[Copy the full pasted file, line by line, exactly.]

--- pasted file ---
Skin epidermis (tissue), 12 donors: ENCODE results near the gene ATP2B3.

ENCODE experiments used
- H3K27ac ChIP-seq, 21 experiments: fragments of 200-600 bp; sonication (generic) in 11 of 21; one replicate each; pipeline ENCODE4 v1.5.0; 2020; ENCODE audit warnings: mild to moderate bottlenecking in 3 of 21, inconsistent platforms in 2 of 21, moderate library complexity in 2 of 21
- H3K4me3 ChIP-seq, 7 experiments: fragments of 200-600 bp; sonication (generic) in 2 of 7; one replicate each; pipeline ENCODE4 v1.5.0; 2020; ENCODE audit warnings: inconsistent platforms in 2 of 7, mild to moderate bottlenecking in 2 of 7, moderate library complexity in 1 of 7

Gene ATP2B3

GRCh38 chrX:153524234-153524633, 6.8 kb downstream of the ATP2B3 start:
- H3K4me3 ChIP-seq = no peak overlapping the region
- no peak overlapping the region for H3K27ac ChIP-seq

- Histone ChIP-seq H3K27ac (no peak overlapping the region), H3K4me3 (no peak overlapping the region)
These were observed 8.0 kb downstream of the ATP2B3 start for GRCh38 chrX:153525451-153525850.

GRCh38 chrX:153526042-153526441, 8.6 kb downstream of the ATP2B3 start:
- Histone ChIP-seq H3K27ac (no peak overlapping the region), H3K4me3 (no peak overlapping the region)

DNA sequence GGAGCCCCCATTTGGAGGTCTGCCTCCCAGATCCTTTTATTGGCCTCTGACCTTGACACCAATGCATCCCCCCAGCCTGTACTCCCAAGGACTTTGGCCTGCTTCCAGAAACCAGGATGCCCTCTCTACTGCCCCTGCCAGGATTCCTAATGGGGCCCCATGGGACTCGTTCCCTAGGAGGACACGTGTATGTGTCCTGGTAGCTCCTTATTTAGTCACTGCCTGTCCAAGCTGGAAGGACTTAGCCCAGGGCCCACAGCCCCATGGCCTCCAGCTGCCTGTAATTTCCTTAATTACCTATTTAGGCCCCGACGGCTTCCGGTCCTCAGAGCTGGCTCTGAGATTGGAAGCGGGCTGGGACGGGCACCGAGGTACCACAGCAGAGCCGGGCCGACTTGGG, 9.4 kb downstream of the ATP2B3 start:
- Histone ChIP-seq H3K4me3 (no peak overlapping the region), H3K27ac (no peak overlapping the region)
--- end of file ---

Skin epidermis (tissue), 12 donors: ENCODE results near the gene ATP2B3.

ENCODE experiments used
- H3K27ac ChIP-seq, 21 experiments: fragments of 200-600 bp; sonication (generic) in 11 of 21; one replicate each; pipeline ENCODE4 v1.5.0; 2020; ENCODE audit warnings: mild to moderate bottlenecking in 3 of 21, inconsistent platforms in 2 of 21, moderate library complexity in 2 of 21
- H3K4me3 ChIP-seq, 7 experiments: fragments of 200-600 bp; sonication (generic) in 2 of 7; one replicate each; pipeline ENCODE4 v1.5.0; 2020; ENCODE audit warnings: inconsistent platforms in 2 of 7, mild to moderate bottlenecking in 2 of 7, moderate library complexity in 1 of 7

Gene ATP2B3

GRCh38 chrX:153524234-153524633, 6.8 kb downstream of the ATP2B3 start:
- H3K4me3 ChIP-seq = no peak overlapping the region
- no peak overlapping the region for H3K27ac ChIP-seq

- Histone ChIP-seq H3K27ac (no peak overlapping the region), H3K4me3 (no peak overlapping the region)
These were observed 8.0 kb downstream of the ATP2B3 start for GRCh38 chrX:153525451-153525850.

GRCh38 chrX:153526042-153526441, 8.6 kb downstream of the ATP2B3 start:
- Histone ChIP-seq H3K27ac (no peak overlapping the region), H3K4me3 (no peak overlapping the region)

DNA sequence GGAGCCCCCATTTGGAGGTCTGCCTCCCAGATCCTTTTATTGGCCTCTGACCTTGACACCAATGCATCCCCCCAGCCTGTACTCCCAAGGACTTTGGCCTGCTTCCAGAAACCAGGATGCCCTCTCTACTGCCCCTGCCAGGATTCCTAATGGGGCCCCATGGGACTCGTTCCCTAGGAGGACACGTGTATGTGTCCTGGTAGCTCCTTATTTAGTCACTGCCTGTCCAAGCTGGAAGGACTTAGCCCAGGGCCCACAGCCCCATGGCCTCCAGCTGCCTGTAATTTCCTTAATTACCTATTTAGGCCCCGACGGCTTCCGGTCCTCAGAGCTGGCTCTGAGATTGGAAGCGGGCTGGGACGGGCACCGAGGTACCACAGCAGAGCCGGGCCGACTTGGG, 9.4 kb downstream of the ATP2B3 start:
- Histone ChIP-seq H3K4me3 (no peak overlapping the region), H3K27ac (no peak overlapping the region)